# Understanding Interest Rates

Basic maths still baffles a lot of people, but it is important that you can understand how basic interest rates work, as all loans that you take will charge some kind of fee. That fee determines whether you can actually afford the loan or not. Don't just let your financial adviser tell you, though they are regulated and should be looking after your interests, you do need to understand what it all means. Now some interest calculations get very complicated but if you can atleast understand the basics, you will get by.

Below is an extract from Money Saving Expert the complete tutorial can be found here.

## The interest rate you pay to borrow

If you borrow money at a 5% interest rate for a year, it will cost you 5% of the amount borrowed to do so. This will need to be repaid along with the original money you borrowed. Interest rates are usually quoted annually, but not always, so make sure you check.

### An example to clarify

*How much does it cost to borrow £1,000 at 10% then repay it six months later? *

Let's start with a simple sum. One year at 10% would cost you £100 (10% of £1,000). So over six months you'd pay about half that, ie, £50. It really is almost as simple as that.

The reason I say ‘almost' is it isn't *exactly* half of that, due to compound interest (see below). However, this is a good rule-of-thumb way to think about it.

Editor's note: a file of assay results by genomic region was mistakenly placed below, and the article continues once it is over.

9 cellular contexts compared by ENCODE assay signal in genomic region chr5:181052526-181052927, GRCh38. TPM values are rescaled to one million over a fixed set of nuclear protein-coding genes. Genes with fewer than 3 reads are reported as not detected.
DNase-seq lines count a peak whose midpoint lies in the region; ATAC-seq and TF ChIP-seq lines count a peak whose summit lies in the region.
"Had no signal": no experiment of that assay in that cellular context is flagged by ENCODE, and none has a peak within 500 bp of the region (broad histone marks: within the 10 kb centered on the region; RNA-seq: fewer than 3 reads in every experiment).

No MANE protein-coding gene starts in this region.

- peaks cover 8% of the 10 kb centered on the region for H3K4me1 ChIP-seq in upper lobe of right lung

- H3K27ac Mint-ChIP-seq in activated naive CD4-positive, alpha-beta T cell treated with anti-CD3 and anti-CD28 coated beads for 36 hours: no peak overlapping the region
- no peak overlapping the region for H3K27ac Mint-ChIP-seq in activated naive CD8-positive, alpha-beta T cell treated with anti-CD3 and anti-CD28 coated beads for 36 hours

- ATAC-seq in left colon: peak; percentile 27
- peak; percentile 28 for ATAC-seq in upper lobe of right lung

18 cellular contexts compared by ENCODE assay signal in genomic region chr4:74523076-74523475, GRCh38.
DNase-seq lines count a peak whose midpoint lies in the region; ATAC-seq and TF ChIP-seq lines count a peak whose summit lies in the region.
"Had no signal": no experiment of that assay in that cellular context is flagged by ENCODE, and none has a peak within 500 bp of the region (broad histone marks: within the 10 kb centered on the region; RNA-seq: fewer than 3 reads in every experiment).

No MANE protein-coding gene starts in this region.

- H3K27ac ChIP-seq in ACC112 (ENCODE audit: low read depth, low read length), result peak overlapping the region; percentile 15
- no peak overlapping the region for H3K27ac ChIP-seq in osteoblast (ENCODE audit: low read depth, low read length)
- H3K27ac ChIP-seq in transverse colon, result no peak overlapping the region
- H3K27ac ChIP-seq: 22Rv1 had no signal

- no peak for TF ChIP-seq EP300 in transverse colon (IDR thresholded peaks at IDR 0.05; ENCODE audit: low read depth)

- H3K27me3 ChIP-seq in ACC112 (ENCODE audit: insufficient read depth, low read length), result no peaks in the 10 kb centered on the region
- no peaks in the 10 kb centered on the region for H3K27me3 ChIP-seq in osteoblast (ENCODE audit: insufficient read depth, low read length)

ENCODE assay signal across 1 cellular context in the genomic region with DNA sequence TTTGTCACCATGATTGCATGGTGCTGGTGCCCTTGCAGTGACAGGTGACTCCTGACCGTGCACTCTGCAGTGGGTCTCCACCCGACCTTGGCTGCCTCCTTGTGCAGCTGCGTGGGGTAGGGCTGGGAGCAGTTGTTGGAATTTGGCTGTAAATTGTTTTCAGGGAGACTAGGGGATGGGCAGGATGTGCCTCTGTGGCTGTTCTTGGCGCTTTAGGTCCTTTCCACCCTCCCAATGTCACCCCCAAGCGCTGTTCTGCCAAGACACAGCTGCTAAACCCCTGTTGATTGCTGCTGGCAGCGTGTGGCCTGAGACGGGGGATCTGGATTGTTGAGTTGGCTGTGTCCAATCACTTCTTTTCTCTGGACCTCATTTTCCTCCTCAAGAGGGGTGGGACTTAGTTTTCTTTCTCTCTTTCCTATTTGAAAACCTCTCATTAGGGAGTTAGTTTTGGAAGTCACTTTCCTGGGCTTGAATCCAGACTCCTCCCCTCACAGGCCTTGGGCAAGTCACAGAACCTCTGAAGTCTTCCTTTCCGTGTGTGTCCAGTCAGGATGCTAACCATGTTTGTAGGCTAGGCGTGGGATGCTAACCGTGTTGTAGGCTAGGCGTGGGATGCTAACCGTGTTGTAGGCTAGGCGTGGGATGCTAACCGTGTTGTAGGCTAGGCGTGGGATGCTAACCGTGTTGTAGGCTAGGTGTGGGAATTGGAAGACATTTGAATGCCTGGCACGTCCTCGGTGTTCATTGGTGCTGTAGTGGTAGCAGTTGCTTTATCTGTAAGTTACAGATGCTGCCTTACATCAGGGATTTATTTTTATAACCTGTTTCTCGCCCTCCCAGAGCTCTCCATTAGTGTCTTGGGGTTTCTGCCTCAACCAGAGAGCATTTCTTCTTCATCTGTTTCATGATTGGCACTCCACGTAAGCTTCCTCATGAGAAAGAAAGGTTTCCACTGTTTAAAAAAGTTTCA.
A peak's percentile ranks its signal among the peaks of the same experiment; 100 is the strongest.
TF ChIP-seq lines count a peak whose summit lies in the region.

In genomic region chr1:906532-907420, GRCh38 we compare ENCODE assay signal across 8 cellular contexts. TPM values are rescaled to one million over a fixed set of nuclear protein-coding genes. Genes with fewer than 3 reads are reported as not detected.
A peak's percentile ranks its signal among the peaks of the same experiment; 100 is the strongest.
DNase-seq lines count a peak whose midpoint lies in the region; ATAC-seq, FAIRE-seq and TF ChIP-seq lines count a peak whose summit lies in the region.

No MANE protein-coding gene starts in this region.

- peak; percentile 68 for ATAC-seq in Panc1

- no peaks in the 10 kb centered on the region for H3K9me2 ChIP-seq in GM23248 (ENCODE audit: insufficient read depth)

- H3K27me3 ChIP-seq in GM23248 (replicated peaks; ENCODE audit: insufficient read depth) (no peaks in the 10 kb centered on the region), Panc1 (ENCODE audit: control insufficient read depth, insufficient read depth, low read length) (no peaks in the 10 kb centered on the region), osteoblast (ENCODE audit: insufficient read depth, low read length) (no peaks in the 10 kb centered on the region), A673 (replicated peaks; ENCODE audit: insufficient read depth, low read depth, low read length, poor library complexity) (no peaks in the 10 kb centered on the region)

## The interest rate when saving or in credit

This works in exactly the same way, and there's a simple reason why. When you are in credit or saving with a bank, you are effectively *lending* it your money to do with as it pleases until you want it back.

Therefore the savings rate is what the bank pays you for borrowing your money.

### An example with savings

*How much will you make by saving £1k at 5% for nine months? *

Another simple sum to start. If you saved this for a year, you'd earn £50 (5% of £1,000), but as you've only got the money there for nine months you'd actually get around three quarters of this, which is £37.50. Again this isn't exact due to compound interest.

See the Top Savings guide for more information.

### The thorny issue of tax and interest

Thankfully there's no tax on borrowing money, you simply pay back what you owe and the government doesn't get its hands on it.

Yet when you earn money from savings the interest earned counts as ‘income', so you have to pay income tax on it. The amount you pay depends on how much you earn in total – adding up employment and savings income.

Read the rest at Martin's site

### Other resources

Interest rates for dummies

Points and Interest rates

Choosing between a Fixed- and Adjusted-Rate Mortgage